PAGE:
The Church Fathers had a distinctive approach to youth ministry.
Now, don’t jump to conclusions. I haven’t uncovered any evidence that St. Ambrose led teens on ski trips in the nearby Alps. Nor is there anything to suggest that St. Basil sponsored junior-high dances in Pontus. (There’s not even a hint of a pizza party.) In fact, if you check all the documentary evidence from all the ancient patriarchates of the East and the West, you won’t find a single bulletin announcement for a single parish youth group.
Yet the Fathers had enormous success in youth and young-adult ministry. Many of the early martyrs were teens, as were many of the Christians who took to the desert for the solitary life. There’s ample evidence that a disproportionate number of conversions, too, came from the young and youngish age groups.
How did the Fathers do it?
They made wild promises.
They promised young people great things, like persecution, lower social status, public ridicule, severely limited employment opportunities, frequent fasting, a high risk of jail and torture, and maybe, just maybe, an early, violent death at the hands of their pagan rulers.
The Fathers looked young people in the eye and called them to live purely in the midst of a pornographic culture. They looked at some young men and women and boldly told them they had a calling to virginity. And it worked. Even the pagans noticed how well it worked.
The brightest young man in the empire’s brightest city — a teenager named Origen of Alexandria — promised himself entirely to God in virginity. And, as he watched his father taken away to be killed, Origen would have gone along himself, turned himself in, if his mother hadn’t hidden all his clothes …
Search all the volumes on the ancient liturgies, and you’ll be hard pressed to find a scrap of a Mass we’d call “relevant” today. We know of no special Youth Masses. Yet there was an overwhelming eucharistic faith among the young people of the Church.
Tarcisius was a boy of third-century Rome. His virtue and devotion were so strong that the clergy trusted him to bring the Blessed Sacrament to the sick. Once, while carrying a pyx, he was recognized and set upon by a pagan mob. They flung themselves upon him, trying to pry the pyx from his hands. They wanted more than anything to profane the Sacrament. Tarcisius’ biographer, the fourth-century Pope Damasus, compared them to a pack of rabid dogs. Tarcisius “preferred to give up his life rather than yield up the Body of Christ.”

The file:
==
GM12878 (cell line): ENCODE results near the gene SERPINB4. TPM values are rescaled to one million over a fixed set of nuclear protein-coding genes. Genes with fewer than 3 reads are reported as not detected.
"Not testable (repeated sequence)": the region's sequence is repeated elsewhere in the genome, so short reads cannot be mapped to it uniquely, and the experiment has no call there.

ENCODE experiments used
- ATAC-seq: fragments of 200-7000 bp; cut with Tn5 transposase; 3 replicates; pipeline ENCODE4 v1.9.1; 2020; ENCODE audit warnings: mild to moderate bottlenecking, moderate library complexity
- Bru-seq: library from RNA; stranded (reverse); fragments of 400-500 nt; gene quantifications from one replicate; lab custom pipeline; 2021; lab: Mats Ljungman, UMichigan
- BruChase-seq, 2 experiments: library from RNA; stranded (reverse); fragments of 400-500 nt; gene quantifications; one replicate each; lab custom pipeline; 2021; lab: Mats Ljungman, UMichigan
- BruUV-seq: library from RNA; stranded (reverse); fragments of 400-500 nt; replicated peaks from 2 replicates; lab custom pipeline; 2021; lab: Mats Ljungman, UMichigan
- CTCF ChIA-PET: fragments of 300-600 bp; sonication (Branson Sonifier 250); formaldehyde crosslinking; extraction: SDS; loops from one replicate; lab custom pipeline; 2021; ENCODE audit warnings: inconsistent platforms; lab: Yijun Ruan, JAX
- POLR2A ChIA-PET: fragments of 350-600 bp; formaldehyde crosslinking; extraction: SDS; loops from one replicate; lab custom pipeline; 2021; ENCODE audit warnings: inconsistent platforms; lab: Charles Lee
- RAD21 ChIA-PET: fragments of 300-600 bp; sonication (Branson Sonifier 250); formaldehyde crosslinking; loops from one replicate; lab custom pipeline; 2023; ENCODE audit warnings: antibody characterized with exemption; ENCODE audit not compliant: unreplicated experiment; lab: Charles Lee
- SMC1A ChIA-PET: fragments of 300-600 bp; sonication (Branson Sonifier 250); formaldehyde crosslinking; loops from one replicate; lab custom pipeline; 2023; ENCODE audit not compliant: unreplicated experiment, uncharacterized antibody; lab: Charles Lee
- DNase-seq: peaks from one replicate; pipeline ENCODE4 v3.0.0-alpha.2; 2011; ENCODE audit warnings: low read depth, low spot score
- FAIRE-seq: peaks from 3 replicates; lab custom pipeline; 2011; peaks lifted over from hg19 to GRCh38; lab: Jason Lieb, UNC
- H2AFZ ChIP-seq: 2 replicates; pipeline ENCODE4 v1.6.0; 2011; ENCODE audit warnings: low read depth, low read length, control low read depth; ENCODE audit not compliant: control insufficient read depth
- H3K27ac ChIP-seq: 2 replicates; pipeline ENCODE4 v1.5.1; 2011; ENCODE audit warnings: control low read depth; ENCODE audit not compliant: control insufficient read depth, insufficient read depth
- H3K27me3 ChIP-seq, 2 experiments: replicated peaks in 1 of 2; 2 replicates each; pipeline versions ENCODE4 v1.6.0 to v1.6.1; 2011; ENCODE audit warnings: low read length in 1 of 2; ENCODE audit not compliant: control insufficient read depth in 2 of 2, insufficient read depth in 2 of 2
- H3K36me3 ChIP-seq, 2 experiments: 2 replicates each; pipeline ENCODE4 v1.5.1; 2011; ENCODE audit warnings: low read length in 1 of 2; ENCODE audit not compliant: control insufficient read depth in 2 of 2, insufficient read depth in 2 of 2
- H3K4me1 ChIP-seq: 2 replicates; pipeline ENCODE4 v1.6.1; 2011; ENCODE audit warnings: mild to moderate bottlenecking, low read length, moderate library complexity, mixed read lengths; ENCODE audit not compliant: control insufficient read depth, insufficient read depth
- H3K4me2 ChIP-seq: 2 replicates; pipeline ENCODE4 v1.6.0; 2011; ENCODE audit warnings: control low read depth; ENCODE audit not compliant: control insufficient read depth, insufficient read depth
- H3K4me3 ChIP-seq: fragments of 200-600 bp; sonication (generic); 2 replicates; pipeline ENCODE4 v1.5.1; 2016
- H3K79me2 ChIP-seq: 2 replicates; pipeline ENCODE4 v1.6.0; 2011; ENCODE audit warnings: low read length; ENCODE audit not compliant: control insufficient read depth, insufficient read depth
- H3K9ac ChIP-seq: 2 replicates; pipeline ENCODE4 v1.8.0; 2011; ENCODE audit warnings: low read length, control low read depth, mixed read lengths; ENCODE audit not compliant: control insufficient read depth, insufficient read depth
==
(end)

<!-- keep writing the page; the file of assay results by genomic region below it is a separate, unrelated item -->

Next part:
Even at such an early age, Tarcisius was aware of the stakes. Jesus had died for love of Tarcisius. Tarcisius did not hesitate to die for love of Jesus.
What made the Church attractive in the third century can make it just as attractive in the twenty-first. In the ancient world and in ours, young people want a challenge. They want to love with their whole being. They’re willing to do things the hard way — if people they respect look them in the eye and make the big demands. These are distinguishing marks of youth. You don’t find too many middle-aged men petitioning the Marines for a long stay at Parris Island. It’s young men who beg for that kind of rigor.
No young man or woman really wants to give his life away cheaply. Tarcisius knew better. So do the kids in our parishes.
If you’re interested in tracing the footsteps of St. Tarcisius and visiting the tomb of Damasus, consider joining me and my colleagues from the St. Paul Center for Biblical Theology as we lead a pilgrimage to Rome in May of 2007. I’ll be there with Scott and Kimberly Hahn and others. We’ll have guided tours, classes and talks, daily Mass, and lots of slack-jawed, awestruck moments in the city of the martyrs and popes — a city of eternal youth. If you’re interested in joining us, drop me a note with your contact information, and I’ll inform you as soon as our plans firm up.